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Underground grow room realistic?

Posted by ipomeatricolor420 S.Iraq (ipomeatricolor420@yahoo.com) on
Thu, May 26, 05 at 3:07

Hi, I'm in Iraq and some guy I was posted in a tower with told me this story about a friend of his having an old train car basically buried in his back yard with the whole inner surface lined with mirrors and a few stepping stones to walk on and a one foot by one foot window in the top to supply all the light necessary. Also, he said that since it was underground, the temperature was comfortable in the summer and frost safe in the winter.Does anyone have any experience with this? Is he full of it?, I mean would the window really supply enough light with the mirrors and wouldn't you need some ventilation to let in carbon dioxide and avoid mold problems. This garden was supposedly designed originally to be his nuclear self sufficient bunker thing or something and once he saw how well his illicit species did and he didn't get nuked, he turned over completely to that. I'd like to have a year round vegetable garden without all the headaches of a greenhouse but this sounds like a fairytale to me. What do ya'll think?


Follow-Up Postings:

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RE: Underground grow room realistic?

Fairytale. A foot square window will not provide enough light for a large grow room. No amount of mirrors will increase the light after it enters.

Jim


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RE: Underground grow room realistic?

It's called a pit greenhouse.

And NO, a single square foot window would NOT work.

Although the Japanese have systems in place that concentrate daylight, run it through fiber optic cable, and then direct it three stories down for natural lighting. THAT would work. Expensive though.

Cover the whole top with greenhouse poly or film and yes, you've got a beautiful greenhouse.

Mirrors wouldn't really be necessary. Glossy white paint on the walls would help bounce the light around.

Although, if you've got free glass lying around, why not?

And you're right about ventilation.

Pit greenhouses, the regular non-railroad car type, often use clever tricks.

Like having a buried walkway three feet deeper than the plants. The cold air in Winter falls down into the walkway away from the plants.

And being buried, the earth acts as an insulator and heat source. It's warmer six feet down than snow and ice, after all.

But no matter what type of greenhouse you use, it needs good air exchange. The rule is four times an hour.

Exchange the air every fifteen minutes or the CO2 levels drop and the plants starve.

Now, if you had some real cash, you could build an underground bunker with artificial lighting, CO2 enrichment, drip watering, the works.

But think for a minute. You'd need to make friends with a cop. Take him down to the greenhouse. Show him your lettuce, your tomatoes. Tell him to drop by anytime. Take him tomatoes.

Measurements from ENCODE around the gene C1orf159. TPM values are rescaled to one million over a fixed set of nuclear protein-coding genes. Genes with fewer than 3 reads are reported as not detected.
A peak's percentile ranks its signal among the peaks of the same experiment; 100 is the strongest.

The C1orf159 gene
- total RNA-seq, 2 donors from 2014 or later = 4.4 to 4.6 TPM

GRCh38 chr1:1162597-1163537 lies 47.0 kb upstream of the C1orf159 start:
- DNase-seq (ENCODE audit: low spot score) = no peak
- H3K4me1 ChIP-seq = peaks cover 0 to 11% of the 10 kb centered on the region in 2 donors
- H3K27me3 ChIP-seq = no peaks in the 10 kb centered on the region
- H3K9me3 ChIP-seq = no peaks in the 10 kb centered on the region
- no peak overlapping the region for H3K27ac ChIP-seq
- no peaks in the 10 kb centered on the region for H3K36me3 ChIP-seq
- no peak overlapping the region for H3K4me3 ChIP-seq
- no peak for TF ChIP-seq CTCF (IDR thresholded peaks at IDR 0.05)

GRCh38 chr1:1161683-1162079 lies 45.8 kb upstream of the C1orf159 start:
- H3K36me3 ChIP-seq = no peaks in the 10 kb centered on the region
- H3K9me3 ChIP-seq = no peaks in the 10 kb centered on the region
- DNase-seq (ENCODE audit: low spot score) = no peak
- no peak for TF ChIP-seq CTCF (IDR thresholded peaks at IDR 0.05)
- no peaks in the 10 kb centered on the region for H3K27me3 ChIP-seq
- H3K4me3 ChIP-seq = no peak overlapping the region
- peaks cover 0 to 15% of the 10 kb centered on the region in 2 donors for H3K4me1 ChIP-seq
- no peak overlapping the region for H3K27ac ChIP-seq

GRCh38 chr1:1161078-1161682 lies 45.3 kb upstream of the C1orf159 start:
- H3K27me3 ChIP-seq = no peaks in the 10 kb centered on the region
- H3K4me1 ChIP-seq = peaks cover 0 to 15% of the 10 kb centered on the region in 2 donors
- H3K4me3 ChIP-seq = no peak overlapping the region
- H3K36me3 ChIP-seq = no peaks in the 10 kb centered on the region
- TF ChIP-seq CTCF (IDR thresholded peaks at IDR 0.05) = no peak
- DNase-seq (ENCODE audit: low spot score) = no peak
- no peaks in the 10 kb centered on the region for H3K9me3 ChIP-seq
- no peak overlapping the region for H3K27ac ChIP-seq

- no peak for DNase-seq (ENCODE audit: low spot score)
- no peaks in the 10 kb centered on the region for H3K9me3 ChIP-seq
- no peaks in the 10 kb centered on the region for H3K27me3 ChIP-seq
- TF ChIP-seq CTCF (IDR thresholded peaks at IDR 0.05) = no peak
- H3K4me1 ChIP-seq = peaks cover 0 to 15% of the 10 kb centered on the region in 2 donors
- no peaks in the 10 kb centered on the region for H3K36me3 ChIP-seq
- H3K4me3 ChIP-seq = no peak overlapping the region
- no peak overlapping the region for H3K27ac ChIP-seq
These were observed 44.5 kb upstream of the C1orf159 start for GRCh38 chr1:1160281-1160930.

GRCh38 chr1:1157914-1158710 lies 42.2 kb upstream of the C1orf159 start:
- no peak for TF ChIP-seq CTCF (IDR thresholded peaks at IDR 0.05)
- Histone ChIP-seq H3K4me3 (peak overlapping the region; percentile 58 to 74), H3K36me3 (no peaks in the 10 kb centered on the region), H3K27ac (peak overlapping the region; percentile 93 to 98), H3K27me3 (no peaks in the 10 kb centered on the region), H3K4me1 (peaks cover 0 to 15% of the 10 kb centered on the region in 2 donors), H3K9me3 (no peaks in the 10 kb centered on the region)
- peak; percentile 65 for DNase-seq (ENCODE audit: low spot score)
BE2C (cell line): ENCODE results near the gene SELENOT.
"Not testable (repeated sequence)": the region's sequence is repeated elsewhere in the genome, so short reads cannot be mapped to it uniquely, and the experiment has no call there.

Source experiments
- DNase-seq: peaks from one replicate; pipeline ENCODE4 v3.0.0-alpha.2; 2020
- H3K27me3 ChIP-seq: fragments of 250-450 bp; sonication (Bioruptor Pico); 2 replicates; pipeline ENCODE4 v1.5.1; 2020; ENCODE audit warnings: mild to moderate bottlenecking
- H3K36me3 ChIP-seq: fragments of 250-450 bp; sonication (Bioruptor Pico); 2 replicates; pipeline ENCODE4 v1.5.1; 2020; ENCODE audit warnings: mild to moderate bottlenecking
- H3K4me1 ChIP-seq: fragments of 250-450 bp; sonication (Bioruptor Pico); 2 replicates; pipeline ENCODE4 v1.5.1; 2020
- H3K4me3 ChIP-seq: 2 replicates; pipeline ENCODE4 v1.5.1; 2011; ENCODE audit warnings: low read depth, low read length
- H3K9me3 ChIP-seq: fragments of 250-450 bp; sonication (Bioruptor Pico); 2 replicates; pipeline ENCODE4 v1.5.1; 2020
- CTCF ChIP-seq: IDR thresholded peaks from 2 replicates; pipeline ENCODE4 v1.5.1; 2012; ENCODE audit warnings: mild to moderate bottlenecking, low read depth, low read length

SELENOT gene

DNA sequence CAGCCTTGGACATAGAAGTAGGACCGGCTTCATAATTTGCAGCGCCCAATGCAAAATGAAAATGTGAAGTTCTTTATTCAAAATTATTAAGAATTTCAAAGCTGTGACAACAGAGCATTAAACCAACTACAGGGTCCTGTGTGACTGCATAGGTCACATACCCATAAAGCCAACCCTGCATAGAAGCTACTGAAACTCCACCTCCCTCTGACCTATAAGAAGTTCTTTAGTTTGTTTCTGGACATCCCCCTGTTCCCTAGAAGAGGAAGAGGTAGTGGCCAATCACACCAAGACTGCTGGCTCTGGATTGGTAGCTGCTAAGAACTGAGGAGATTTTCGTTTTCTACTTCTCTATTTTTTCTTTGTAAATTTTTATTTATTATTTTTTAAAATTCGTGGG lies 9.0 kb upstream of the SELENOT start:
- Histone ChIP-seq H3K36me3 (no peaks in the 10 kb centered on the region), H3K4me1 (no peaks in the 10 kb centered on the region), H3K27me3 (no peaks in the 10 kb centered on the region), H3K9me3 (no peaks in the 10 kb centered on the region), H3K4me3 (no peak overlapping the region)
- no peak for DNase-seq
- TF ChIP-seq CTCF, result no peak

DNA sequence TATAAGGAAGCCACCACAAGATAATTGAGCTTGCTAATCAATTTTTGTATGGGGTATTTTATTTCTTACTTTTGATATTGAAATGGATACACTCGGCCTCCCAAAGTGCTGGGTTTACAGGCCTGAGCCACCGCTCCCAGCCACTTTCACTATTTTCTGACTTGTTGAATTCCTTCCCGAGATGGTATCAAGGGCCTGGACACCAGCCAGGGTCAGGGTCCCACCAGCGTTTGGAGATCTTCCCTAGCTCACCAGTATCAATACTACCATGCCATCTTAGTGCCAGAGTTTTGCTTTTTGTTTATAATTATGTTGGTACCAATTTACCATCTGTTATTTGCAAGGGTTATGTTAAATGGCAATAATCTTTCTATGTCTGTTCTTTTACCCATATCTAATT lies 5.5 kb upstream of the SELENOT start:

So when some jackass DA that's running for re-election decides you MUST be growing MJ or making Meth decides to bust down the door, you'll have at least one character witness.

A neighbor of mine was minding his own business, literally, when this Winter cops burst through the door looking for a chop-shop.

He does custom paint jobs. His mother ran for public office last year and shook up the local crooks-in-office.

So, he gets raided. And he's honest. No chop-shop. No stolen cars. Lots of paint, of course.

But the cops claim they found a silencer ! Hmmm. Did they ?

(Last year, a local place called Rainbow Farm was raided on drug charges. Guy held out, got shot down like a dog.

No bean-bag guns. No teargas. Bullets.)

He's in jail. Three to four years.

His business sits there empty.

And you want to know the kicker? It wasn't in the news. I actually only found out a month or two later !

No news coverage ? The fastest trial in the history of America ?

The facts are that the man's in jail.


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RE: Underground grow room realistic?

I'm sencing some pent up anger. I dont think the SW MI DA is going to be much of a bother to someone in iraq.

Yes mirrors will help but no 1 foot window wont be enough (also walking on mirrors in socks would be better than steping stones, easier to deal with), maybe he meant he had a one foot window with a fan in it and some massive HPS and MH's going, I'll also lay odds that he was growing something in it that payed for the lighting bills (although the high bills would draw police attention) Sounds like a fun project, goodluck.


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RE: Underground grow room realistic?

If you had electricity, maybe you could use those flourex bulbs. Supposedly (key word here) they can grow coral in fish tanks like halides. But with the wattage of flourescents. That's the claim they make on Ebay anyhow. CO2 tank on low could help with the gas- but then you'd have to be darn careful with that. Maybe a big tank that's full of fish and heavily aerated. Hmm, that could make your ferts too. Thanks for your service, by the way! Be safe.